An officer from the 111th Precinct has been suspended without pay and faces several department sanctions, police said, after being charged with playing a part in assisting a Jamaica drug dealer.
A federal investigation of a heroin ring found the Bayside cop was allegedly supplying information on license plates and narcotics probes to a dealer from Jamaica, the U.S. attorney in Brooklyn said.
Officer Devon Daniels, 30, was arrested May 15 on charges of unlawful searches of law enforcement databases. He entered no plea at his arraignment in Brooklyn federal court and was released on $150,000 bond with home confinement and electronic monitoring, officials said.
Prosecutors said a wiretap from the federal Drug Enforcement Administration found that Daniels provided police information from the FBI and NYPD databases to Jamaica heroin dealer Guy Curtis, head of the drug-dealing organization Pov City, by running license plate information, providing an official police parking placard and tipping him off with inside information on narcotics investigations.
Police said Curtis pleaded guilty to federal charges of conspiring to deal heroin in January.
A criminal complaint filed by the U.S. attorney’s office against Daniels outlined several instances in which the officer responded promptly to the calls of Curtis and his drug ring.
Daniels was suspended without pay last week and faces department sanctions, regardless of the case’s outcome, including termination, police said.
According to the complaint, Daniels also asked favors of his own, ranging from money to borrowing Curtis’ vehicles. The wiretap also had Daniels asking Curtis to help him in acquiring “any working revolver,” the court papers said.
The court documents revealed Curtis had corresponded with the officer on various occasions to ask for advice or sensitive police information about his associates. In one instance, Curtis had asked Daniels how to get “gunshot residue off your hands” and if he could “clap a felon” for him, the complaint said.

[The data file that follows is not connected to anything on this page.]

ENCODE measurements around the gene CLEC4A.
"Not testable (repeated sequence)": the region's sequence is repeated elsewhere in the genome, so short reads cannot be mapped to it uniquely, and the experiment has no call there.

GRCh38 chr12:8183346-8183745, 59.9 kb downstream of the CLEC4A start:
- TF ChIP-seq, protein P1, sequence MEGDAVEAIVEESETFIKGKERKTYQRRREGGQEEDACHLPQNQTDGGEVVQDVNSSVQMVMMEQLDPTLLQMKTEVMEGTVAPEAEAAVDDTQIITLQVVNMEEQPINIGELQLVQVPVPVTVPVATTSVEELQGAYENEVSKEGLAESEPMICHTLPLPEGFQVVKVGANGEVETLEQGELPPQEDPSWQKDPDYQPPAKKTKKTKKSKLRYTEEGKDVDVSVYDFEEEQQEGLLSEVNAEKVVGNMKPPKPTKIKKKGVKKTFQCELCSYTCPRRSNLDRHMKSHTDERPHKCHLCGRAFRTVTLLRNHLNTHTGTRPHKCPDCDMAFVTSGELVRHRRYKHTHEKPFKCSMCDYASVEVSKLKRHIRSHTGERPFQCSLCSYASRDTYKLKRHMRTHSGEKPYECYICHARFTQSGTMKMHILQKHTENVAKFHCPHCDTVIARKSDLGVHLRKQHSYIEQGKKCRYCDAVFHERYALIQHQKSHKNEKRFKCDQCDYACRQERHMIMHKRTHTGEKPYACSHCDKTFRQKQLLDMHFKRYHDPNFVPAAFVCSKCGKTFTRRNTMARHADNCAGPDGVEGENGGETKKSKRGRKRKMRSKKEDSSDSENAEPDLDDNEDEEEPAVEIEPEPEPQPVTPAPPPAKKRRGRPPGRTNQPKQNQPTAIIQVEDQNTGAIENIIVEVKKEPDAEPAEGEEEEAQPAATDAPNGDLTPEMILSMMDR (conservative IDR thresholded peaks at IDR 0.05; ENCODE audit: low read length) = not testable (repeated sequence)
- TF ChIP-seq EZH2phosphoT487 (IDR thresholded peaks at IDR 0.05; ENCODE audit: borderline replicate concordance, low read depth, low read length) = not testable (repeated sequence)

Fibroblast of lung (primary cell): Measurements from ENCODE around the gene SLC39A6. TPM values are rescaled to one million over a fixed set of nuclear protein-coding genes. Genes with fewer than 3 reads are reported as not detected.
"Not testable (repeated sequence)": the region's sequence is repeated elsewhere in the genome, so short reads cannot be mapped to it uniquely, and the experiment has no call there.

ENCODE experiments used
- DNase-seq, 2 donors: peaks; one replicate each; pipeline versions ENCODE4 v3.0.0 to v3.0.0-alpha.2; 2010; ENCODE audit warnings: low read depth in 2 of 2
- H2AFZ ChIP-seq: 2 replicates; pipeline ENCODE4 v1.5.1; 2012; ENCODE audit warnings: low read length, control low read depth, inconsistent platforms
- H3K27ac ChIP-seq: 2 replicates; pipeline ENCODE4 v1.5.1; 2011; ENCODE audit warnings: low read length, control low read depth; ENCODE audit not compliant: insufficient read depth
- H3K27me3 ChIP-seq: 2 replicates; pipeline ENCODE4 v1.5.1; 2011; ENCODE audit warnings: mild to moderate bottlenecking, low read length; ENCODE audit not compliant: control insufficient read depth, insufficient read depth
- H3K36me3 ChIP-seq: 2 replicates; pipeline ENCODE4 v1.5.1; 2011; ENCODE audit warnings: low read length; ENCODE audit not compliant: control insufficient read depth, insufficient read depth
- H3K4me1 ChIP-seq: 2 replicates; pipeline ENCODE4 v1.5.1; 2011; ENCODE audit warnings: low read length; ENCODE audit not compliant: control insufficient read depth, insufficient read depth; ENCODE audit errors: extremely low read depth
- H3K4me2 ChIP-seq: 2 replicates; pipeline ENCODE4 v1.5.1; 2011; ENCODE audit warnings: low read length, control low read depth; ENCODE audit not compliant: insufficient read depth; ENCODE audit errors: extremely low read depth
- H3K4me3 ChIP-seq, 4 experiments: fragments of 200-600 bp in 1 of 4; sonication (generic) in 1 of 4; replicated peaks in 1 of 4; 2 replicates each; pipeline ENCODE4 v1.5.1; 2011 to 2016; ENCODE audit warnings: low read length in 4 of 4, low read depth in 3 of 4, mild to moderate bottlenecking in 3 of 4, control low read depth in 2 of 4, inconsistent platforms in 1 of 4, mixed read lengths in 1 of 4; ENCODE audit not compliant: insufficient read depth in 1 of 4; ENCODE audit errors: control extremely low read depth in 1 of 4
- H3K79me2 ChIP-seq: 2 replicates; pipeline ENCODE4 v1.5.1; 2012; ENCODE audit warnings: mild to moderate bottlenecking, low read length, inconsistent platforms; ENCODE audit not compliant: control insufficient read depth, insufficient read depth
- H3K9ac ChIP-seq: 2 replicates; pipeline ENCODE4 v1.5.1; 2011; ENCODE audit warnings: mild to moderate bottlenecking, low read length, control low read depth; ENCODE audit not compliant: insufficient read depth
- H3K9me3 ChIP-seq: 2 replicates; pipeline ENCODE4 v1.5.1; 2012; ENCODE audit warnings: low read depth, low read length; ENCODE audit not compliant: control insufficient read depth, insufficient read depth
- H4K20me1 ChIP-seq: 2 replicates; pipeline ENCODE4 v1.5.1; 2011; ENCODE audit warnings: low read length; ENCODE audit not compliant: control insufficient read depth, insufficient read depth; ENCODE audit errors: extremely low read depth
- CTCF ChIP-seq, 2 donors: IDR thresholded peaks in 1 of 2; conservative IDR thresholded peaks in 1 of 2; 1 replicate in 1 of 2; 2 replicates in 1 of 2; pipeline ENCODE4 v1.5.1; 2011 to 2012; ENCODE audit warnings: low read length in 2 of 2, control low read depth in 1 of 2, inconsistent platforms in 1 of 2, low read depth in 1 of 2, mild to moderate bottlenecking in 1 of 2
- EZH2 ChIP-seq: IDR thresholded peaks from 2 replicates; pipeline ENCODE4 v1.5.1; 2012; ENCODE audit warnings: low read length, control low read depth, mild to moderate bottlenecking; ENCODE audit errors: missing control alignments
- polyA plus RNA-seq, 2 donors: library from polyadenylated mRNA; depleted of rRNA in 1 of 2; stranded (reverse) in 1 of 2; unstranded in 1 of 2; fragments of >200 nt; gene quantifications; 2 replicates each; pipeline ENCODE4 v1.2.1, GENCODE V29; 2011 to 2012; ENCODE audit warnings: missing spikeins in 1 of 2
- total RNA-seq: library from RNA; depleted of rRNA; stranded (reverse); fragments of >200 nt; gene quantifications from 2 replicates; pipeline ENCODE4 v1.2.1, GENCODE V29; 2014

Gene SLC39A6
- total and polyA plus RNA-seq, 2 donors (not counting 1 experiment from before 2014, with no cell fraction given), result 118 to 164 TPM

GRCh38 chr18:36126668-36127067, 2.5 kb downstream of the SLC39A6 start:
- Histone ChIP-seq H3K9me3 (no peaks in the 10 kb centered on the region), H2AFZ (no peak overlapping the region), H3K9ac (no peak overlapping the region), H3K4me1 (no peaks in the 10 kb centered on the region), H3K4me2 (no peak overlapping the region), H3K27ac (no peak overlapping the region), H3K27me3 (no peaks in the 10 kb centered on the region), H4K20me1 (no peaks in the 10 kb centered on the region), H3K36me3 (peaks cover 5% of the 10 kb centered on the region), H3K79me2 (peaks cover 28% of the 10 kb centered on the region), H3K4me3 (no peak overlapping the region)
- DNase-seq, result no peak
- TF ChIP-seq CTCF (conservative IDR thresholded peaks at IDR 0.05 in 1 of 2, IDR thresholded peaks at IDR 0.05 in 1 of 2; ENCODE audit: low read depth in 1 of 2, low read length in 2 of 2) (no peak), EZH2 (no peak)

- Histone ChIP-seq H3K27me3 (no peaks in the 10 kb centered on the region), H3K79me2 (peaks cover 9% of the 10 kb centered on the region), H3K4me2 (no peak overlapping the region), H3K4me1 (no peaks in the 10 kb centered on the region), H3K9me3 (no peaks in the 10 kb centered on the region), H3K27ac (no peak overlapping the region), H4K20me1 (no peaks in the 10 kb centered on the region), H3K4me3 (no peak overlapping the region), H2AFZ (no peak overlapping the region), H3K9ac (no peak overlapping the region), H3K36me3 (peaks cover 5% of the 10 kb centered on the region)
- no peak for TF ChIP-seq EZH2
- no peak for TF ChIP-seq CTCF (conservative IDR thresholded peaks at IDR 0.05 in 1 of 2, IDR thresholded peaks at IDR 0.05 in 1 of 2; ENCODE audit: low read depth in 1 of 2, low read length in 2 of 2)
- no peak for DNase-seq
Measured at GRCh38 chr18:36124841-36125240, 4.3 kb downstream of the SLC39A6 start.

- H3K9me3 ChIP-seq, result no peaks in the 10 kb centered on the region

Upon Curtis’ requests, Daniels would run criminal background checks for the drug dealer to gather license plate information, prosecutors said.
“Yo[u] do them plates real quick,” Curtis texted to Daniels, to which the officer replied, “What u need I got it,” the complaint said.
According to the documents, Daniels would respond to Curtis’ inquiries using the password for his partner.
Prosecutors said Daniels once drove one of Curtis’ vehicles to the scene where a fellow associate was arrested. The officer identified himself as a cop and asked information of the arresting officer, then relayed what he had learned back to Curtis, the complaint said.
Federal authorities said the investigation had also found that Daniels allowed Curtis to use his bank account to transfer money from Jermaine Ward, a suspected drug dealer in Wichita, Kan. In one instance, Ward wired $3,500 to Daniels’ account before the officer withdrew the funds for Curtis, according to court papers.
The DEA had been investigating the heroin trafficking organization out of Wichita since October 2008 with the NYPD’s Internal Affairs Bureau and the Internal Revenue Service, officials said, which led federal investigators to Curtis.
They began tapping the officer’s phone in April 2011, according to the complaint, which led to the discovery of Daniels’ involvement.
©2012 Community News Group
By submitting this comment, you agree to the following terms:
You agree that you, and not TimesLedger.com or its affiliates, are fully responsible for the content that you post. You agree not to post any abusive, obscene, vulgar, slanderous, hateful, threatening or sexually-oriented material or any material that may violate applicable law; doing so may lead to the removal of your post and to your being permanently banned from posting to the site. You grant to TimesLedger.com the royalty-free, irrevocable, perpetual and fully sublicensable license to use, reproduce, modify, adapt, publish, translate, create derivative works from, distribute, perform and display such content in whole or in part world-wide and to incorporate it in other works in any form, media or technology now known or later developed.